“Our apartments are cheaper than living off campus with having the benefit of your own bedroom, bathroom and fully furnished common room starting from $536 a month and the highest being $720 a month,” said Bailey Gillem, Campus Pointe’s community assistant. We are pet-friendly with each unit including a washer and dryer and each month we do at least five to six events for our residents. We offer free printing and paper, free coffee, a study lounge, computer lab and tanning. In renting a house you’ll have a lot of responsibility versus renting an apartment, which is a good way to push you into that style of living being easier for a student to transition.”
As a college student, it’s important to know every option available, as well as to retrieve as much information as possible, when deciding which option is best for them.
“In comparison to other apartment units, The Province apartment complex has free printing, providing a homey feel, as well as free parking and we offer an additional parking pass to visitors,” said Damyyan Eafford, Province’s leasing and marketing manager. “We have a washer and dryer in every unit, our proximity to campus is walking distance, 24-hour maintenance and many resident activities like yoga, grocery bingo, we’ve done a ‘Friendsgiving’ as well. Sometimes I think students may not be aware of how much responsibility actually comes with a house. Here at The Province we take most of the stress off students.”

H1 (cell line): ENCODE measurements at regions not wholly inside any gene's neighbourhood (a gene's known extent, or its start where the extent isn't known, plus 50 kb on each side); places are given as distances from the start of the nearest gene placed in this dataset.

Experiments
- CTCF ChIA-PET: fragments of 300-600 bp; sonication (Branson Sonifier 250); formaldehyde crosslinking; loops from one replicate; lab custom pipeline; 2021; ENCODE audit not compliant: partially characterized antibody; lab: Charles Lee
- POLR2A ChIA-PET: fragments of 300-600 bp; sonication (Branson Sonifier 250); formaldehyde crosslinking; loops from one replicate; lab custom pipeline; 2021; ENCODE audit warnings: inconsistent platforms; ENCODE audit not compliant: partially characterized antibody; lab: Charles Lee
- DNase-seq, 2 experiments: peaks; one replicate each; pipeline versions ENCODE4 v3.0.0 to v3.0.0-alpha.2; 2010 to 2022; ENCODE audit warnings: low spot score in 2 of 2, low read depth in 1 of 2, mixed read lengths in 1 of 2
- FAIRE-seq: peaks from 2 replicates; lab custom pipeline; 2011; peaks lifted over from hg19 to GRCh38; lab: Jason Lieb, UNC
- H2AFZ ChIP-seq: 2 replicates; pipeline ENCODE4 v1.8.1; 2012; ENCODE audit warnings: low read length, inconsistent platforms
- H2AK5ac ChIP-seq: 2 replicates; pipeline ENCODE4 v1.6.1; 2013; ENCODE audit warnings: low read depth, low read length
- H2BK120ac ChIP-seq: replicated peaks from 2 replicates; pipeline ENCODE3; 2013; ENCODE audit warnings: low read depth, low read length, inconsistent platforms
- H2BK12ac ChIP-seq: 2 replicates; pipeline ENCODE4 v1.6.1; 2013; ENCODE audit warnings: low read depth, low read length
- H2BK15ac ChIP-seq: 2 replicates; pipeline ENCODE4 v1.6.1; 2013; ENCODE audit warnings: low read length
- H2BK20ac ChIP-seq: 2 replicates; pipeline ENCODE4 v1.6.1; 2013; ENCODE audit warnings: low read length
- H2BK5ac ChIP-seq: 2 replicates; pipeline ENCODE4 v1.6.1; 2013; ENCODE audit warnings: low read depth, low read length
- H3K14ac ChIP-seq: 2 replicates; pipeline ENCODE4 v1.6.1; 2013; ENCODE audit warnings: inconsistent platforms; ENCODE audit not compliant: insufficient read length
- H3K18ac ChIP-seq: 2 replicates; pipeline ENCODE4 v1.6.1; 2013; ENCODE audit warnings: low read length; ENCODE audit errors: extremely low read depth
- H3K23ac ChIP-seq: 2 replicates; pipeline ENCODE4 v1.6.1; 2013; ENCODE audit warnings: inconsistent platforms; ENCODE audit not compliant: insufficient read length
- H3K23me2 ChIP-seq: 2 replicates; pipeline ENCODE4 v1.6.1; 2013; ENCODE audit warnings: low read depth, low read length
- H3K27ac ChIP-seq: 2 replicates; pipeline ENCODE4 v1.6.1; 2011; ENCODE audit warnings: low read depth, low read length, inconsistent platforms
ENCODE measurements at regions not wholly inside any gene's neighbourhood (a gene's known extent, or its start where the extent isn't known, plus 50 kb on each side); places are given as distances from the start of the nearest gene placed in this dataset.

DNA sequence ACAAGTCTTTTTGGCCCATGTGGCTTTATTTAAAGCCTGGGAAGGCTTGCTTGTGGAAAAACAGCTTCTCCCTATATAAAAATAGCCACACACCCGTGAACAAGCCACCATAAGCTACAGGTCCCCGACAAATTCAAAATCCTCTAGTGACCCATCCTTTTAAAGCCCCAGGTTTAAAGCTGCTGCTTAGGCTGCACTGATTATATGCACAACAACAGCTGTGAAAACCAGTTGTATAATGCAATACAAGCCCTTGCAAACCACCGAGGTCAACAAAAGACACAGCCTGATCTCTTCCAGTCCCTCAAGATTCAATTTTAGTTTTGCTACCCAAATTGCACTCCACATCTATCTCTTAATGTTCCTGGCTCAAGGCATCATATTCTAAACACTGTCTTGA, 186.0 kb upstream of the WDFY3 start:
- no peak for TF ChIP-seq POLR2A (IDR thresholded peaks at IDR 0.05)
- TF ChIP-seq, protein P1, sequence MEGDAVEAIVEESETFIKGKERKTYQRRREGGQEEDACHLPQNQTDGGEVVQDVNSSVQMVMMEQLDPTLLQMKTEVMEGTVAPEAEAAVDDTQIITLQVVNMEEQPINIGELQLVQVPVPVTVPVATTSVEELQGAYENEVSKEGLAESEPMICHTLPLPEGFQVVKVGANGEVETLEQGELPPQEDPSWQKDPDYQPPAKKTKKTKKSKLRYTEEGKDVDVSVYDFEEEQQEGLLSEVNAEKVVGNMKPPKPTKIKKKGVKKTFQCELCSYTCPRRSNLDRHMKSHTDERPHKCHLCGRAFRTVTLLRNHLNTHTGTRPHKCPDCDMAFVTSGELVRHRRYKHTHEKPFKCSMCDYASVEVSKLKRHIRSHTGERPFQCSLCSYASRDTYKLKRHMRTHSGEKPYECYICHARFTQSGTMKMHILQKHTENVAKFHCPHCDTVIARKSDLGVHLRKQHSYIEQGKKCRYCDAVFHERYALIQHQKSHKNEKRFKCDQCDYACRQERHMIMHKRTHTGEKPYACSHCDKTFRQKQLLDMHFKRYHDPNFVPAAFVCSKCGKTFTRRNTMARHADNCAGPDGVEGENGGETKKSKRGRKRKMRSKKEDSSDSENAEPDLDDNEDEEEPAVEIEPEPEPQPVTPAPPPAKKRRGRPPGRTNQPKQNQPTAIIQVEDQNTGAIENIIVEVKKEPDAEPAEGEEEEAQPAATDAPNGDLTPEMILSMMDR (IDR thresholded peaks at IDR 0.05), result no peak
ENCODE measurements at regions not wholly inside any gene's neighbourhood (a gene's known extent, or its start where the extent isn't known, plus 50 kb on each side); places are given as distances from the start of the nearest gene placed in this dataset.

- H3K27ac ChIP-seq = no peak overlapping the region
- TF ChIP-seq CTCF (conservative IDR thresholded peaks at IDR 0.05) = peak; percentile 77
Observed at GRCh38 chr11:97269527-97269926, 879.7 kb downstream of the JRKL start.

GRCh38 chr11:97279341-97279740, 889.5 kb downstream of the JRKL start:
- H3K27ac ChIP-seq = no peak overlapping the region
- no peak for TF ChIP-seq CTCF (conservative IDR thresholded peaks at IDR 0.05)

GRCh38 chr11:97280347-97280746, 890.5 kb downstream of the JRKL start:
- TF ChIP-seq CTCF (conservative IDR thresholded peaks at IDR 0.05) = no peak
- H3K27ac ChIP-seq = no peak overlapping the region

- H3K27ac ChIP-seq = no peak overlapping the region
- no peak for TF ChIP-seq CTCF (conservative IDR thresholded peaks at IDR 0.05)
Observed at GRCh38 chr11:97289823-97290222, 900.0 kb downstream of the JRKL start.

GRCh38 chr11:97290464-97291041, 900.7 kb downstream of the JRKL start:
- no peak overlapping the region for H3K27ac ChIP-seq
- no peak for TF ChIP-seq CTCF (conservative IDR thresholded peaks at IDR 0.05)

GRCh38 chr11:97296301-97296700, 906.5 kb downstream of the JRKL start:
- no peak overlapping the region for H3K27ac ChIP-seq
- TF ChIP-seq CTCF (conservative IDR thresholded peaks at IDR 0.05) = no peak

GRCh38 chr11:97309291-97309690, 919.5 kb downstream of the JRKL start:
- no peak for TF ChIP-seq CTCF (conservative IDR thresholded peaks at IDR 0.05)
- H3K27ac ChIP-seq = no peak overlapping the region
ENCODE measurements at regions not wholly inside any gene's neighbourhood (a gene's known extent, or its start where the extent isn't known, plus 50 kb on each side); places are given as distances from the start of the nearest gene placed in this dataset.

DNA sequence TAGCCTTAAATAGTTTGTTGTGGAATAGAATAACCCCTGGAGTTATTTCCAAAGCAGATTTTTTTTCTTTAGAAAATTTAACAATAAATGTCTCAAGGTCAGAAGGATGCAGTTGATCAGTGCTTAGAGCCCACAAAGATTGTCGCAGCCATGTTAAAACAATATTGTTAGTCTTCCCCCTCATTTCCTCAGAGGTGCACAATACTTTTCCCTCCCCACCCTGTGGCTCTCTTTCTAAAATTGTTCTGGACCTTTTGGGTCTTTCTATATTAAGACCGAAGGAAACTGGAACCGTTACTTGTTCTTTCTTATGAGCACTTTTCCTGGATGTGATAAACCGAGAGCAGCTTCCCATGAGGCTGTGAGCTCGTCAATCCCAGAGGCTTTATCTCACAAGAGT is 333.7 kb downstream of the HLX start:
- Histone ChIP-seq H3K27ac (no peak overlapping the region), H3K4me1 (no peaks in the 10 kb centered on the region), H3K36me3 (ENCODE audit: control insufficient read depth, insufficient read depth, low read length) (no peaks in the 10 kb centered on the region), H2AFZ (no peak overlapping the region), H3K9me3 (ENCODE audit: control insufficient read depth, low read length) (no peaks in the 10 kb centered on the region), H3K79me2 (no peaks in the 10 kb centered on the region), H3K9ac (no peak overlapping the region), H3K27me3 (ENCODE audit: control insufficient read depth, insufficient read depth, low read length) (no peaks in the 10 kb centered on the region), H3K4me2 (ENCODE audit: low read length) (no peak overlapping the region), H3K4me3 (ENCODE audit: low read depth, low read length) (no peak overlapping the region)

College students fortunate enough to have such options will have to make a decision whether or not to reside on-campus or off. If the decision arrives at the option of off-campus housing, the choice of apartment versus house presents itself. Each student will have to decide for themselves which option suits them best. The good news is, there are numerous resources available.
Property managers and landlords are very willing to discuss in great detail the pros and cons of each living situation. Current residents of various complexes are also reliable sources of information. COSO provides services and support to commuting students, including providing guidance to students making these choices. Whatever the student decides for their college housing, the decision should be a sound one based upon the abundance of available information.
Contact Gianna Cosentino at email@example.com.